Pico detecting several types of junctions


Detect type junction

Potential Doors

Difference in data between a corridor and a potential door

The detection and handling of potential doors is important to be able to find and pass the door that might be in the maze. Potential doors are detected by the main script as a specific type of junction.

Door Recognition

There are two possible types of doors PICO can recognize in the maze. The door is namely either located at a dead end, or placed to the side of the corridor. The second possibility is visible in the figure on the right. The way PICO recognizes a dead end is fairly simple. It checks all its laser data, and if all distances are lower than a certain minimum (0.5m) PICO decides that there are no possible gaps to move to, and it is thus a dead end. This initializes the door procedure.

The way PICO recognizes side doors is visualized in the figure on the right. After PICO has seen a junction, and thus a gap on either side, PICO will check if the gap is actually a corridor or a door. This is done by comparing the laser data as shown in the figure, as checking if the difference in the data is mostly in the x-direction or the y-direction. As can also be seen in the figure, a green line in the x-direction indicates a door, while a line in y-direction means the gap is a corridor. If PICO determines that the gap is a potential door, the door procedure explained above is executed.

Door Procedure

When a dead end is detected, the case is switched to potential_door. There is a check variable, which prevents the reaching of this state if a door has been detected and passed in the past. case consists of three different sub-cases which make sure of the following:

  • Drive up to the door
  • Turn PICO so its forward direction is perpendicular to middle of the potential door.
  • Initiate the potential door procedure

The door procedure calls a function which rings the bell, waits for five seconds, and subsequently checks whether there was a dead end whose wall still stands, or whether there was a door that has been removed. The function returns either door or dead end back to the main script, which continues with this information. If the potential door turns out to be a dead end, a 180°-turn is initiated by switching to the appropriate state and reinitializing the setpoints and odomotry, after which normal operation is resumed. If there was a door, PICO will enter through it and continue normal operation. Furthermore it is recorded that a door has been passed, so that this procedure will not be performed again.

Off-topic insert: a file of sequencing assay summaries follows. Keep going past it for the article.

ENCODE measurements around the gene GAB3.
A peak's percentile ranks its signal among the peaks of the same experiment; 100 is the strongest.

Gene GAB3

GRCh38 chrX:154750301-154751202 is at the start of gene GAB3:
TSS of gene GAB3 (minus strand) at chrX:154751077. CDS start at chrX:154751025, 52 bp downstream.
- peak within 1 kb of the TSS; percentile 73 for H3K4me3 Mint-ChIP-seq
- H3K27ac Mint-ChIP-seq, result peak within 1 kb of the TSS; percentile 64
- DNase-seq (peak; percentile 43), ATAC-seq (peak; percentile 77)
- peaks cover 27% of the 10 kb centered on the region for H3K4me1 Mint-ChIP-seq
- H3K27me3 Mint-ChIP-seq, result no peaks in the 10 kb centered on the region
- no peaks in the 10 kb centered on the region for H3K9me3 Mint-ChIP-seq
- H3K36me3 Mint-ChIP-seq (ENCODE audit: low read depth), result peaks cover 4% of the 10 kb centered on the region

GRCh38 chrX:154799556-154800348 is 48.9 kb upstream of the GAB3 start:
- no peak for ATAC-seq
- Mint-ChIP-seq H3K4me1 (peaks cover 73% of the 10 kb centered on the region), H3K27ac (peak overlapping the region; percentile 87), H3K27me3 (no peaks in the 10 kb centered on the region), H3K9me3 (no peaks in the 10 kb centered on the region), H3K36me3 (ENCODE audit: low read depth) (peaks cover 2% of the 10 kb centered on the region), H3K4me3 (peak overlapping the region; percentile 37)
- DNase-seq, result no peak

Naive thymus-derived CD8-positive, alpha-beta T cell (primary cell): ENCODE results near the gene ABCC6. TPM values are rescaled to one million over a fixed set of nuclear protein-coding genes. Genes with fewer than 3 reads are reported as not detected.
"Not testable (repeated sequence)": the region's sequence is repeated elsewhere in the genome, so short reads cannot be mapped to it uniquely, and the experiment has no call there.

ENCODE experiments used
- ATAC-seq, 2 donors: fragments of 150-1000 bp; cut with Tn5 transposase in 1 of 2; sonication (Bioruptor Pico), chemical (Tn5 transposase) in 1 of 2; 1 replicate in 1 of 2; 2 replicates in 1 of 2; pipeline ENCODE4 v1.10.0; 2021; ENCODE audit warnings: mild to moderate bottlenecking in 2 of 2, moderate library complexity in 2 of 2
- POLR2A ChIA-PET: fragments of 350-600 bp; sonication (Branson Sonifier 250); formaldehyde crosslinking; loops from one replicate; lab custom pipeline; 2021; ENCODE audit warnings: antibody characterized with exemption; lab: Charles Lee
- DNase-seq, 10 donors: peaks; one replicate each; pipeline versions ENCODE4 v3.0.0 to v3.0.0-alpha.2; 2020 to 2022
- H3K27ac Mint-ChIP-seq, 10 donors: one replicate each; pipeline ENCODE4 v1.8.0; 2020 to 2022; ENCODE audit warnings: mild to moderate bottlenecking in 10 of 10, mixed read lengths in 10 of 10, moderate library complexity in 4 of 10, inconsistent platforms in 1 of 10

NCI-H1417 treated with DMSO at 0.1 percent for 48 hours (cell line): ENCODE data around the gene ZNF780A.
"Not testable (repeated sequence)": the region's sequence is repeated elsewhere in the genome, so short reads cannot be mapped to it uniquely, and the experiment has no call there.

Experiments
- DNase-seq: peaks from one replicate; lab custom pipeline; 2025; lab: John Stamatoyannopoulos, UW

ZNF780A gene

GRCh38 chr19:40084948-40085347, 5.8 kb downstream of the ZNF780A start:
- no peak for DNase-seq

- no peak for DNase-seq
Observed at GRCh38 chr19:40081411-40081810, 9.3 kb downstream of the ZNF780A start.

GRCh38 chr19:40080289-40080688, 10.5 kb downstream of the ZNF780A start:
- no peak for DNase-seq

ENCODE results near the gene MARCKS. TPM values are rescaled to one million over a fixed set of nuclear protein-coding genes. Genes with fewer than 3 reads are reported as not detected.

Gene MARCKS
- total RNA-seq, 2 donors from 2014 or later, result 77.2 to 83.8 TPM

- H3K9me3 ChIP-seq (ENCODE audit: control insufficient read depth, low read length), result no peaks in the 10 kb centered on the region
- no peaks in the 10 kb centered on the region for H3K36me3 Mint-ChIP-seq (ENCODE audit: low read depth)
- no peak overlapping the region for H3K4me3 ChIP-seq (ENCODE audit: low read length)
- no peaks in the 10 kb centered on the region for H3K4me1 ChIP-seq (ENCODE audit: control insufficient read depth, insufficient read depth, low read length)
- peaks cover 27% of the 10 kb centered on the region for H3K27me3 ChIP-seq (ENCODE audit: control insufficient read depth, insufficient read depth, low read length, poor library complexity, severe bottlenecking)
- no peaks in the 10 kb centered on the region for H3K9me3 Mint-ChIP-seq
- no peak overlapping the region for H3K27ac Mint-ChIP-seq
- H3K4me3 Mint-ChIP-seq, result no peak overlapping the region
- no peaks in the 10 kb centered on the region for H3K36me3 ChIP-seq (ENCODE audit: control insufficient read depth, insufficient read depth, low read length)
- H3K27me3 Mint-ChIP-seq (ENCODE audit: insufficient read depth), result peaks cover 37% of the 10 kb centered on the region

PICO detection a dead end


PICO detecting a door to the side and opening it

Setpoints

Setpoints determined by PICO

The setpoint detection function is used after the junction type is recognized and PICO has made a decision on which way to go. The function first finds the required corner points corresponding to the junction type and then converts the data into the correct setpoint data. The first figure on the right shows an example of a junction type and the required points to determine toghether with some laser beams.

The green points in the figure represent the points PICO will recognize. The blue points are the setpoints PICO will use to take the corner. The locations of the these blue points are calculated from the data of the green points.

The left green point is the first point PICO will look for. To find this, it will go through a part of its laser data and compare the distances of subsequent data entries. In this for-loop, the distance of the current laser data (called i) and the distances of the three following data points (i+1, i+2, i+3) are compared. When the difference is higher than a set minimum (5 cm), PICO will recognize this as a gap in the sidewall and save the corresponding angle and distance. The left green point corresponds to the data point i, and the right green point is data point i+3.

Once the data of the green points is found, this data is converted into an offset in x and y direction. This offset is measured with PICO as origin, where the x-direction is the direction PICO is driving in, and the y-direction is perpendicular to this. The offsets are calculated by first determining the angle at which the data point lies, after which trigonometry is used to find the offsets. The equations below show the formulas used in the code.